There's a flurry of editorials about that proposal to lower the drinking age. I'm a little surprised the story didn't die out, as the proposal obviously won't be implemented and it hasn't been an especially slow week. The Post had a particularly irritating editorial about this, in which they advised skeptical readers to "take a good look at numbers posted by Mothers Against Drunk Driving" -- as if you would trust anything coming out of a group like that. No one on either side of the debate mentions that the vast majority of underage drinkers neither binge-drink (guess this depends on how you define binge-drinking) nor drive drunk (at least, not especially often), and the current law is an unreasonable imposition on them. If your only objective in life is to reduce car accidents, then I have a brilliant idea -- raise the driving age to 25! Or 40! You would be astonished at the resulting decline in car accidents.
That said, my sense is that the college presidents' notion that binge drinking has anything to do with the legal status of booze is wrong. (cf. Finland, the UK) The most effective way to cut down on booze at parties is probably to raise the tax; party organizers are not, in my experience, immune to costs. I think this will affect parties more than individual / small group drinking, though obviously it isn't going to stop the more extreme cases, and there will be a general decline in the quality of social life. Btw, if people are that into reducing drunk driving, why not make it a felony? This has the added merit over the current approach that it might deter drunk driving among 22-year-olds. (It'd be interesting to compare DUI fatalities for 18-21 year olds back in the 60s and 70s with similar numbers for 21-25 year olds. If they are not significantly different, it's rankly unjust to let one group drink and forbid the other.)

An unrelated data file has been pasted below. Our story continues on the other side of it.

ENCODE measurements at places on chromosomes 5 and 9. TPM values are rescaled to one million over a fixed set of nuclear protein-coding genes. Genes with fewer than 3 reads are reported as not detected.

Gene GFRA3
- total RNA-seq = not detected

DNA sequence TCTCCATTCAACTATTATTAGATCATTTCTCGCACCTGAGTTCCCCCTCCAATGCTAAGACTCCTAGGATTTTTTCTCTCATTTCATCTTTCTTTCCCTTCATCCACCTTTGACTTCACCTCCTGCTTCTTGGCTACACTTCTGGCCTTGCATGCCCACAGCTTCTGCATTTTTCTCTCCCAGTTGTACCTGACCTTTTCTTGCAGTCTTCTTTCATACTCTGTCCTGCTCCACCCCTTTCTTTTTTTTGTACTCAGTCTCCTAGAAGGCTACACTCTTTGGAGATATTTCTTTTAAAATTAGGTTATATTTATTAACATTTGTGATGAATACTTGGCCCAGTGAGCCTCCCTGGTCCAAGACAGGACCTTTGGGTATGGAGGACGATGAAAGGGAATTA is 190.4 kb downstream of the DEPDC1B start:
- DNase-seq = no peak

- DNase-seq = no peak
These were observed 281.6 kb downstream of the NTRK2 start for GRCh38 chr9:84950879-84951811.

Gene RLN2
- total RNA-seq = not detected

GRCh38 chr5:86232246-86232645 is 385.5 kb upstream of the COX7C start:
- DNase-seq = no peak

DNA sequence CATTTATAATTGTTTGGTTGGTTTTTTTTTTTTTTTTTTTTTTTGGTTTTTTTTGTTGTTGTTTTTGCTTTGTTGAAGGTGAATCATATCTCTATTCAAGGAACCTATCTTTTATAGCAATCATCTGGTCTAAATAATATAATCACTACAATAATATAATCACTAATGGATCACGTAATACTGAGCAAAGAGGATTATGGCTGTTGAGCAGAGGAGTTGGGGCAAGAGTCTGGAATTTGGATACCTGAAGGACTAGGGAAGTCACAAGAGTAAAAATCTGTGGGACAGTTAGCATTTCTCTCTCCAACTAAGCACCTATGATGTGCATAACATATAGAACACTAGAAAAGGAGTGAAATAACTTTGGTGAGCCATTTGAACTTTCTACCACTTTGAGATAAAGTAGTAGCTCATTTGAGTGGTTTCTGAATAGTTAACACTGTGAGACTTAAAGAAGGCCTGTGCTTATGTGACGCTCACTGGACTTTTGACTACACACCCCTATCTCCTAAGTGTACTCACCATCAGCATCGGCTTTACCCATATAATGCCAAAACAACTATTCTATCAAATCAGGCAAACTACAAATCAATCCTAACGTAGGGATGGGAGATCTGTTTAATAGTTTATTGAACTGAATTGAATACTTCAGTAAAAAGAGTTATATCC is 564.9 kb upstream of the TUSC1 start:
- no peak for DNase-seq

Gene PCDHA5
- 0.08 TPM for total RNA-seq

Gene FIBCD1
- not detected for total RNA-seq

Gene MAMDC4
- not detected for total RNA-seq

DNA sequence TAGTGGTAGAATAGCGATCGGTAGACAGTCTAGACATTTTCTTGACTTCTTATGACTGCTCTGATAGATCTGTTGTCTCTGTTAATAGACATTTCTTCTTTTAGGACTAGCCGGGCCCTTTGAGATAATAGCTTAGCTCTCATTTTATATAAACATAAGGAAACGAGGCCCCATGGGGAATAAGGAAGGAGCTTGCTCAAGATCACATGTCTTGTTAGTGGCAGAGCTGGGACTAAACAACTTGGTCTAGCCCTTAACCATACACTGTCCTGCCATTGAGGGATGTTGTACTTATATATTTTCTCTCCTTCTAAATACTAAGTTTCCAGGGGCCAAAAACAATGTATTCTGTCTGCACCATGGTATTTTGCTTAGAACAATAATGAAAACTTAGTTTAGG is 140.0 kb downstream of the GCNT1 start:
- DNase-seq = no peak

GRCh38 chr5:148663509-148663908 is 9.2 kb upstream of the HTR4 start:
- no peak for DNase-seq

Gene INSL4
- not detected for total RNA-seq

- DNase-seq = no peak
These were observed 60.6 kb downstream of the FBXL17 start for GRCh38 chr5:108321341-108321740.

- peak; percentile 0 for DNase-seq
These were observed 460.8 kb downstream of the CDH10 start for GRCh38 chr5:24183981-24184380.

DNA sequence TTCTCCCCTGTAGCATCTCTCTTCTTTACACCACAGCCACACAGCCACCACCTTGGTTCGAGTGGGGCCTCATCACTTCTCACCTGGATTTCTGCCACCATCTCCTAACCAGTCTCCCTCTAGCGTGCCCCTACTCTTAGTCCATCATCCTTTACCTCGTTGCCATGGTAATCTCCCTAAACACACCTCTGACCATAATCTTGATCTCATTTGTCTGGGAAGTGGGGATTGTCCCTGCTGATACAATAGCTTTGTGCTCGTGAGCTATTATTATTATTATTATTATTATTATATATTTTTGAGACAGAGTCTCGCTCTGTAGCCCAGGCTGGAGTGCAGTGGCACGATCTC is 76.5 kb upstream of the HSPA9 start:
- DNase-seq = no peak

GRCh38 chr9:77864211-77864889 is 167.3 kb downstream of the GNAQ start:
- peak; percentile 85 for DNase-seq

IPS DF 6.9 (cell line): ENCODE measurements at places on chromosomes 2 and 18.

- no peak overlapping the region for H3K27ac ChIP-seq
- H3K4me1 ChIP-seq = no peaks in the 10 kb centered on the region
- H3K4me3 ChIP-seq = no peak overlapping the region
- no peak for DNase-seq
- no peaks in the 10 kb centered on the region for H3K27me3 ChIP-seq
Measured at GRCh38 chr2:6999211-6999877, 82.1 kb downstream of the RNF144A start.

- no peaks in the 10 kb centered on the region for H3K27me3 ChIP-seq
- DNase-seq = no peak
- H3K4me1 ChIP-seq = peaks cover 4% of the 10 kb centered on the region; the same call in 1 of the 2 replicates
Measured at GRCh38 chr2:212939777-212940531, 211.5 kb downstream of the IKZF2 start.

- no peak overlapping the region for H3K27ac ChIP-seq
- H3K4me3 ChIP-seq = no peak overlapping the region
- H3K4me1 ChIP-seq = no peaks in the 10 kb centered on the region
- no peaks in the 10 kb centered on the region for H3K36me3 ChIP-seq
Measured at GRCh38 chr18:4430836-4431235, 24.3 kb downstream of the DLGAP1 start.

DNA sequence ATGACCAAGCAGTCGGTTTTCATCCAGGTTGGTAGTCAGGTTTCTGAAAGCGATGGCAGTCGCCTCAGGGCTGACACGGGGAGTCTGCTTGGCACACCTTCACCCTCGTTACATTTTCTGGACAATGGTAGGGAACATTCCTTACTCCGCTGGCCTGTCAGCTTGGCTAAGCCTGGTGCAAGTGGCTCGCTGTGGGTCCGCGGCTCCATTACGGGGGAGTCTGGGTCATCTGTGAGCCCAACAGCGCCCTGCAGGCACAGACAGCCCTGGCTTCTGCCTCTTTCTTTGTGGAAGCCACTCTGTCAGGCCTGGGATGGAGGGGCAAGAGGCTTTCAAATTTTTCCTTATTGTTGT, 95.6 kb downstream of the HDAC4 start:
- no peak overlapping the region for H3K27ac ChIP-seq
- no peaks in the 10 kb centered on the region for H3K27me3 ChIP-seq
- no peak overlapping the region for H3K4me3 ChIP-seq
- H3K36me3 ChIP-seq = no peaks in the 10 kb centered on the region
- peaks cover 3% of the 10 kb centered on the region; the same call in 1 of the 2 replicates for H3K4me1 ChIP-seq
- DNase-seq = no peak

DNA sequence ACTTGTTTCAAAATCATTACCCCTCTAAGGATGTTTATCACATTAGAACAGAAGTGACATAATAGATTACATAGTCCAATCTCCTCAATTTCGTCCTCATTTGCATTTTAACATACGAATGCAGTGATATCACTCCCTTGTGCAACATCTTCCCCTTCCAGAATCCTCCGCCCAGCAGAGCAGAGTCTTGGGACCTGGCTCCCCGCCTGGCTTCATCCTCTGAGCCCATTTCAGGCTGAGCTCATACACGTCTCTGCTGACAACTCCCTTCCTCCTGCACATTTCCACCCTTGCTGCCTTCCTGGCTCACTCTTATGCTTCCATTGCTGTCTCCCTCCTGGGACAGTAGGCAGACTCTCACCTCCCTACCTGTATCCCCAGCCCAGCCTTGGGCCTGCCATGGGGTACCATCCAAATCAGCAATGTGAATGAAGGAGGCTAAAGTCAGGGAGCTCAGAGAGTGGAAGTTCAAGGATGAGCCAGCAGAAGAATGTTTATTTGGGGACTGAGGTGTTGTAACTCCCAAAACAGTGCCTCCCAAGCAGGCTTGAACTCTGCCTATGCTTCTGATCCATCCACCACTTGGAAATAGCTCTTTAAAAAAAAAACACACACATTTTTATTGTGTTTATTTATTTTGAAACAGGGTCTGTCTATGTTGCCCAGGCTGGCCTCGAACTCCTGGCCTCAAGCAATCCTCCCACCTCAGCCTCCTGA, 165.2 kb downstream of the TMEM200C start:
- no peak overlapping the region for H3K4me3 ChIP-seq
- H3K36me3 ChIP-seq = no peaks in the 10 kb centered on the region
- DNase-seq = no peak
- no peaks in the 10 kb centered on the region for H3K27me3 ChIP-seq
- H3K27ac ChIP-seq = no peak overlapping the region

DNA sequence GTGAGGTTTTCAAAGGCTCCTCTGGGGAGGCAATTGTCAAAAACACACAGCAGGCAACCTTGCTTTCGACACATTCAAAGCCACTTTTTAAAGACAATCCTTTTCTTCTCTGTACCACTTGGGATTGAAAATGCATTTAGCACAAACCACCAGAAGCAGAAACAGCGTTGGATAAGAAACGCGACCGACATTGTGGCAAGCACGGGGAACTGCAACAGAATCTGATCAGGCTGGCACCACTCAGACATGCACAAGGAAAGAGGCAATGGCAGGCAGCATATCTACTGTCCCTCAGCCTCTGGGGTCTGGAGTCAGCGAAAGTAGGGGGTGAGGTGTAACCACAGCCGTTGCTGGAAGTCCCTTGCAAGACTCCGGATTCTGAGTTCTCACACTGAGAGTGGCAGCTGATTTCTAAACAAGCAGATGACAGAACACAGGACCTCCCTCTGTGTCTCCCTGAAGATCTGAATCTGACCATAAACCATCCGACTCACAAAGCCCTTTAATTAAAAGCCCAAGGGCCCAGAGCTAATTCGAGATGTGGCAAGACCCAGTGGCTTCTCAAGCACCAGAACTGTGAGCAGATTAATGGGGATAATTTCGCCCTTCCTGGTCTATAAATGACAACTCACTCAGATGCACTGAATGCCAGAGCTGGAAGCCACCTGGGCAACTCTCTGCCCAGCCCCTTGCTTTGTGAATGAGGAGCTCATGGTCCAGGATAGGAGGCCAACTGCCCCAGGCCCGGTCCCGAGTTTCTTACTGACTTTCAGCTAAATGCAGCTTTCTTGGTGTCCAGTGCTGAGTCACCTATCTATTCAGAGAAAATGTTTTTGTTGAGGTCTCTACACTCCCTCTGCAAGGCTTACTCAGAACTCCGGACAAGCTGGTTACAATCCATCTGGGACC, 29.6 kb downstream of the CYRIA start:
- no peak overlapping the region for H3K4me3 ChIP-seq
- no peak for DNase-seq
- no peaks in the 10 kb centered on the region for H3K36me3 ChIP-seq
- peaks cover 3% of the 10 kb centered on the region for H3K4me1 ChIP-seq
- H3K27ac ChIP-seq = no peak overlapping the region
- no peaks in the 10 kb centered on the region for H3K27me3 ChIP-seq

In general, the argument is taking place on the wrong turf. The Star-Ledger suggests that the burden of proof is on people who would lower the drinking age. I disagree; forbidding a subset of adults from doing what other adults can is facially unreasonable except in the presence of a very compelling state interest. I'm willing to acknowledge the possibility that such an interest exists -- it depends on the numbers, which seem to me ambiguous (e.g. a 10% drop in drunk driving among underage drivers doesn't cut it) -- and that it really is a good idea to keep the age at 21 (in which case, wouldn't 22 be even better, as I argued last time?), but no one's trying to make that case.